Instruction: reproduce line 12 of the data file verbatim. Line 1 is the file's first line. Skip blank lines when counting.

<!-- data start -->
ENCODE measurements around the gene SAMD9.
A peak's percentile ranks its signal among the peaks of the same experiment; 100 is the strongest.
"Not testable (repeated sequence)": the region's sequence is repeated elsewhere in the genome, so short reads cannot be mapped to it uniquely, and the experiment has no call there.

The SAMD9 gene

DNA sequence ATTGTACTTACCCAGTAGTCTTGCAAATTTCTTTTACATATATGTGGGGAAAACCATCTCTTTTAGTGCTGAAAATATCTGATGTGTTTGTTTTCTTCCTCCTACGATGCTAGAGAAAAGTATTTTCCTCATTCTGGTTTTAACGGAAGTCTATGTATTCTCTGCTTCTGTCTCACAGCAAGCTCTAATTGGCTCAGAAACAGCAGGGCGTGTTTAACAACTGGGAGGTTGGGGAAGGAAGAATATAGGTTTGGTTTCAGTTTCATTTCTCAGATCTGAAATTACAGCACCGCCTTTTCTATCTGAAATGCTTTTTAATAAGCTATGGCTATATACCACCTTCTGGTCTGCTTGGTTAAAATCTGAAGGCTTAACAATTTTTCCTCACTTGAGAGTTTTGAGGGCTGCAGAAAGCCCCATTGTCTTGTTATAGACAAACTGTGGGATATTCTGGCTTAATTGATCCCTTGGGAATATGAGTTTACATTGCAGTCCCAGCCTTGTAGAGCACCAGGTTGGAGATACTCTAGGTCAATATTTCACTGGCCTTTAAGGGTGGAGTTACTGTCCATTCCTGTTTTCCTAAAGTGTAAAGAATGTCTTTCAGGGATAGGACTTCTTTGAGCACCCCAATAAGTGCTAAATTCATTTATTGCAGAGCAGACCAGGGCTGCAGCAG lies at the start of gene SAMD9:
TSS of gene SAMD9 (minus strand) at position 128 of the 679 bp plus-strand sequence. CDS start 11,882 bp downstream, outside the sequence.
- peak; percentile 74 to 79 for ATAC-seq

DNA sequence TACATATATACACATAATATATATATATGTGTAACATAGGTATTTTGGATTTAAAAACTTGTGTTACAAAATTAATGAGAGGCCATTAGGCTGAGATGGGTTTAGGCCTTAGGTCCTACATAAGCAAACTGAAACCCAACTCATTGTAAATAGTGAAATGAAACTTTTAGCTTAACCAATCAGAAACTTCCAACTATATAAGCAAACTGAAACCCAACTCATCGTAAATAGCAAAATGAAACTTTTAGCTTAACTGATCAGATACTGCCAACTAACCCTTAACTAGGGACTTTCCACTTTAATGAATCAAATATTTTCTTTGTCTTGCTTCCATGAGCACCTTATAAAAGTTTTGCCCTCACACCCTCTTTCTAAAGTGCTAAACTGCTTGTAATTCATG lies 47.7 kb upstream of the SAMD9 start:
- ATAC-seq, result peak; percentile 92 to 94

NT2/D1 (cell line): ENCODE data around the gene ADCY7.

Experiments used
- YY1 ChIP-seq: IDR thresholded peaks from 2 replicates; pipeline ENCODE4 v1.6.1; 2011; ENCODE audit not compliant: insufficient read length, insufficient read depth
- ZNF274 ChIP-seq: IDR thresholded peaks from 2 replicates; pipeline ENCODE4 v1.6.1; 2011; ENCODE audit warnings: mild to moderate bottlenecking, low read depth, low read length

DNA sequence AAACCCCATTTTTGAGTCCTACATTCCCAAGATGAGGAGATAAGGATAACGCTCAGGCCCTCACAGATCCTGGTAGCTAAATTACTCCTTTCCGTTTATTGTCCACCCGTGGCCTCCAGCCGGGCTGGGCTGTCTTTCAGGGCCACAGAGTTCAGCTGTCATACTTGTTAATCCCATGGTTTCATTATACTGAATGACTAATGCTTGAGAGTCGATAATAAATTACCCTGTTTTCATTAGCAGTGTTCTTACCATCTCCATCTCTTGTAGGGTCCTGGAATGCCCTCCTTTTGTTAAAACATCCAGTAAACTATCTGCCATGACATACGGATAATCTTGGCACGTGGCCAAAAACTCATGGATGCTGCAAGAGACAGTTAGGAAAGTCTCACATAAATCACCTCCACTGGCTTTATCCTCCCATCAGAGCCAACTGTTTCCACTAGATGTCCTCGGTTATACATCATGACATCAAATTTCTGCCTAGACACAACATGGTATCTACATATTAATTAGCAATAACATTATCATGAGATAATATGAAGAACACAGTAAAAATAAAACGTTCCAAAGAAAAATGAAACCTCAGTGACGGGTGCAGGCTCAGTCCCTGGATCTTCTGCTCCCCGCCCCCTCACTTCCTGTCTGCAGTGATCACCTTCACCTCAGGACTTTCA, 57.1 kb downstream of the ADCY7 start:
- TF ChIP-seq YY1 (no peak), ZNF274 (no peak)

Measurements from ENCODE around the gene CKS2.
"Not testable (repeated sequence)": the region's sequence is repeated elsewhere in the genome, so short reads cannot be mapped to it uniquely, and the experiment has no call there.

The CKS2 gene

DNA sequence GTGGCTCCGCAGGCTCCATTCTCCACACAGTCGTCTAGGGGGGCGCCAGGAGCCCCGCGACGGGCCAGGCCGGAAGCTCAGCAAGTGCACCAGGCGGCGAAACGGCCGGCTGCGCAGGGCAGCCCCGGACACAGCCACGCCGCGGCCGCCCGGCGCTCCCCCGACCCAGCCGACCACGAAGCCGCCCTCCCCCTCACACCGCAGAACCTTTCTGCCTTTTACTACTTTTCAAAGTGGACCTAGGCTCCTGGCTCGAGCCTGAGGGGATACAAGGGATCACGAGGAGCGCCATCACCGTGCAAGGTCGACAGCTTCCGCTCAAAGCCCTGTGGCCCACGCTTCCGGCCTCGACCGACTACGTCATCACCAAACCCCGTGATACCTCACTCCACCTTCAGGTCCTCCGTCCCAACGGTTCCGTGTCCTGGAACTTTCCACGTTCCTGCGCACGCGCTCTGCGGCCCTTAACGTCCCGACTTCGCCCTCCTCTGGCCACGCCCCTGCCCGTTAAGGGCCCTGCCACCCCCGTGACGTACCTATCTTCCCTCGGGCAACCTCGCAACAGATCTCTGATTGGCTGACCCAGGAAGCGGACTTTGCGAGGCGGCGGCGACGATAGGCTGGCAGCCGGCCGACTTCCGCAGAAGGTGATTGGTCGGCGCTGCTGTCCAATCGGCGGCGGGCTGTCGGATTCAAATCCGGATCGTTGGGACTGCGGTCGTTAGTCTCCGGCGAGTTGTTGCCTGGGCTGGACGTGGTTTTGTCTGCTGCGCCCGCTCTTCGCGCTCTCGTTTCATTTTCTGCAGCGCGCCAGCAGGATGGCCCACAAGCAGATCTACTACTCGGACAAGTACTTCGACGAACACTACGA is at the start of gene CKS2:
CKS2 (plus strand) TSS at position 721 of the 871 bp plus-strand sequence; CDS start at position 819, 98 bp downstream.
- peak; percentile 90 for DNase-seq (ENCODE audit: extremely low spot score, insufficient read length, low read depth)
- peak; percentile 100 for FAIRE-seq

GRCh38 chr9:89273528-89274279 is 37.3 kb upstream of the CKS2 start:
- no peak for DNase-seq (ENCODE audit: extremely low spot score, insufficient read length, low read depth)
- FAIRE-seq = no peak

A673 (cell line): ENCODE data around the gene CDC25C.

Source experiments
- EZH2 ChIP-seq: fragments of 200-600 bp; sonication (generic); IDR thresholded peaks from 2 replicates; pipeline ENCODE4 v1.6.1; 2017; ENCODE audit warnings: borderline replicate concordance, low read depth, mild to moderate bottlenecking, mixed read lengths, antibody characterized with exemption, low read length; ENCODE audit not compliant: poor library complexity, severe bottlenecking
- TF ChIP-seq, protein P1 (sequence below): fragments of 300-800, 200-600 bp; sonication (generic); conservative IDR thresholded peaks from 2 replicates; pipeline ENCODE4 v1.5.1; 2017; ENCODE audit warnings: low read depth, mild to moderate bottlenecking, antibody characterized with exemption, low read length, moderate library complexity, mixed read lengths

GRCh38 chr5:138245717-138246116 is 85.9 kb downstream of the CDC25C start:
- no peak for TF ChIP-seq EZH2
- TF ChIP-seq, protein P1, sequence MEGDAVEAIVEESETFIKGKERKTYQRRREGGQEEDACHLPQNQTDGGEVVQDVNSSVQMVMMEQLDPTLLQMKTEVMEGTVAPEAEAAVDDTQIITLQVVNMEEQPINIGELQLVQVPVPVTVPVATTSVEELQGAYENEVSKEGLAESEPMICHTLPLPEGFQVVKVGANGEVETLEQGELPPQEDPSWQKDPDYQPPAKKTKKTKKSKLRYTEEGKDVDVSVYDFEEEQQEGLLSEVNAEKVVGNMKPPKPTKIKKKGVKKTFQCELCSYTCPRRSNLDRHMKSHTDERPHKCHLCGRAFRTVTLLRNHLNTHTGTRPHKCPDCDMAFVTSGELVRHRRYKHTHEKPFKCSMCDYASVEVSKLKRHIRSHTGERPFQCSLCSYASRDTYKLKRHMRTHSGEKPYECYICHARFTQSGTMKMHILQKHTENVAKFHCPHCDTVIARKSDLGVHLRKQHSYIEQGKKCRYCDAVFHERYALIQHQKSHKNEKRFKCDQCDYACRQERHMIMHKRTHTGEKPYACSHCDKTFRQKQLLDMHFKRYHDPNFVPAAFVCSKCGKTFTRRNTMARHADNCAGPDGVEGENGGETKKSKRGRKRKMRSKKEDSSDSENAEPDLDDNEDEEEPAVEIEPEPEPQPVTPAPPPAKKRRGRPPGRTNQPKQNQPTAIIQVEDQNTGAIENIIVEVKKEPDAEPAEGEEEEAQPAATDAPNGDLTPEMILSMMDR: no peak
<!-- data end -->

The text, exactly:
- YY1 ChIP-seq: IDR thresholded peaks from 2 replicates; pipeline ENCODE4 v1.6.1; 2011; ENCODE audit not compliant: insufficient read length, insufficient read depth